Christian Standard Bible
When you sow in the eighth year, you will be eating from the previous harvest. You will be eating this until the ninth year when its harvest comes in.

Holman Christian Standard Bible
When you sow in the eighth year, you will be eating from the previous harvest. You will be eating this until the ninth year when its harvest comes in.”

American Standard Version
And ye shall sow the eighth year, and eat of the fruits, the old store until the ninth year, until its fruits come in, ye shall eat the old store.

Aramaic Bible in Plain English
And you shall sow in the eighth year and you shall eat of old crops until the ninth year until the crop comes in, be eating the old.

Brenton Septuagint Translation
And ye shall sow in the eighth year, and eat old fruits till the ninth year: until its fruit come, ye shall eat old fruits of the old.

Contemporary English Version
In the eighth year you will live on what you harvested in the sixth year, but in the ninth year you will eat what you plant and harvest in the eighth year.

Douay-Rheims Bible
And the eighth year you shall sow, and shall eat of the old fruits, until the ninth year: till new grow up, you shall eat the old store.

English Revised Version
And ye shall sow the eighth year, and eat of the fruits, the old store until the ninth year, until her fruits come in, ye shall eat the old store.

Good News Translation
When you plant your fields in the eighth year, you will still be eating what you harvested during the sixth year, and you will have enough to eat until the crops you plant that year are harvested.

GOD'S WORD® Translation
You will plant [again] in the eighth year but live on what the land already produced. You will eat it, even in the ninth year, until the land produces more.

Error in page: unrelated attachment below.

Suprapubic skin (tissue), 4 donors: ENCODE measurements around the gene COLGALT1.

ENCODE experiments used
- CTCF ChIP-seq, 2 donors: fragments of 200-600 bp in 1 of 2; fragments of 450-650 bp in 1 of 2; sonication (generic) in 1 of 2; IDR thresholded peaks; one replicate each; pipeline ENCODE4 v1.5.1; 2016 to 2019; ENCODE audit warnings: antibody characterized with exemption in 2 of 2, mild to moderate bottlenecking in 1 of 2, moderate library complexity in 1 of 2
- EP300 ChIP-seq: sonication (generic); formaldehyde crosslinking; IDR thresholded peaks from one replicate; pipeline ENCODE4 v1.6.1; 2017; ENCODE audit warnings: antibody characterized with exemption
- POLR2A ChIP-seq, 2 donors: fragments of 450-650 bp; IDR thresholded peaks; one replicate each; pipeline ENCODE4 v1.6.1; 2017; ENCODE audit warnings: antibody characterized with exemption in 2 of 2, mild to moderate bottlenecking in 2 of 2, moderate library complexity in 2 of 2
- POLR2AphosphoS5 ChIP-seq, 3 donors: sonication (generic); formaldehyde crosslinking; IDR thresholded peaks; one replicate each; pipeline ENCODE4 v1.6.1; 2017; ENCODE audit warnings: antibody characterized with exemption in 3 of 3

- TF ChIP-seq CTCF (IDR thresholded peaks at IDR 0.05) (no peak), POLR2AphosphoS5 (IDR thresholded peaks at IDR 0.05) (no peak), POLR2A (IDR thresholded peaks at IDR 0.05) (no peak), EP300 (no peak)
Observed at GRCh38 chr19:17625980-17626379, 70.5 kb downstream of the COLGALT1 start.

International Standard Version
That way, you are to sow in the eighth year, eating the produce from the old harvest. Until the ninth year when its produce comes in, you'll eat from the old harvest."

JPS Tanakh 1917
And ye shall sow the eighth year, and eat of the produce, the old store until the ninth year, until her produce come in, ye shall eat the old store.

Literal Standard Version
and you have sown [in] the eighth year, and have eaten of the old increase you eat the old until the ninth year, until the coming in of its increase.

NET Bible
and you may sow the eighth year and eat from that sixth year's produce--old produce. Until you bring in the ninth year's produce, you may eat old produce.

New Heart English Bible
You shall sow the eighth year, and eat of the fruits, the old store until the ninth year, until its fruits come in, you shall eat the old store.

World English Bible
You shall sow the eighth year, and eat of the fruits, the old store until the ninth year, until its fruits come in, you shall eat the old store.

Young's Literal Translation
and ye have sown the eighth year, and have eaten of the old increase until the ninth year, until the coming in of its increase, ye do eat the old.

Leviticus 26:10
You will still be eating the old supply of grain when you need to clear it out to make room for the new.

Leviticus 25:23
The land must not be sold permanently, because it is Mine, and you are but foreigners and residents with Me.